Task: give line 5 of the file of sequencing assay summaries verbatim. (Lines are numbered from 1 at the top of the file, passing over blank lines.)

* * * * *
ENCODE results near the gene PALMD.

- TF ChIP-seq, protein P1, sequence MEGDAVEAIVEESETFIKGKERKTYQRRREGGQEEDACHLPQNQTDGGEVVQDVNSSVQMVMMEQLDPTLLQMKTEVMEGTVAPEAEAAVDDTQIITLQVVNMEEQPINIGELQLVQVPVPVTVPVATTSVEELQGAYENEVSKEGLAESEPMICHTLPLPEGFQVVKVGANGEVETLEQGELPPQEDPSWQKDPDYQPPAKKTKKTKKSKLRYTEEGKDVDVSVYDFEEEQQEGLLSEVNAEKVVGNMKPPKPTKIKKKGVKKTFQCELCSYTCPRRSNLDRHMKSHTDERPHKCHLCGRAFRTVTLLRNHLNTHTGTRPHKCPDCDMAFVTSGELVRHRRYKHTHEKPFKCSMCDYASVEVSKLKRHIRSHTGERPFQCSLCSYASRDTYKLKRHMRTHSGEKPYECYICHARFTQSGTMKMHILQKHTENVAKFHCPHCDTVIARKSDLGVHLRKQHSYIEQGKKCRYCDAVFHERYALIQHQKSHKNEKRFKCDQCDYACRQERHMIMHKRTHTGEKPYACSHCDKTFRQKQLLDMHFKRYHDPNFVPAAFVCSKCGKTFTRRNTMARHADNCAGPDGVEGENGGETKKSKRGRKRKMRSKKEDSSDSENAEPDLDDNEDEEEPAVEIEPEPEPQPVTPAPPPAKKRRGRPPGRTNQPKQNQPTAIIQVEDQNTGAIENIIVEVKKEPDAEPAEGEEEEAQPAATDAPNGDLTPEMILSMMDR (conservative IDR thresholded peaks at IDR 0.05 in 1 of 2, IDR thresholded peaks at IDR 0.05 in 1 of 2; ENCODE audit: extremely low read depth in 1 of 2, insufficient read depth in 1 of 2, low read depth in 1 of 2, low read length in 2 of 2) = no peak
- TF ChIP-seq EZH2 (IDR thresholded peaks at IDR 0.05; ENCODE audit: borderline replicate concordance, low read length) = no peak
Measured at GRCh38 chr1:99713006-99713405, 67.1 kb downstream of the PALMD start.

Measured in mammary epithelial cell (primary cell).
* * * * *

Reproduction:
Measured in mammary epithelial cell (primary cell).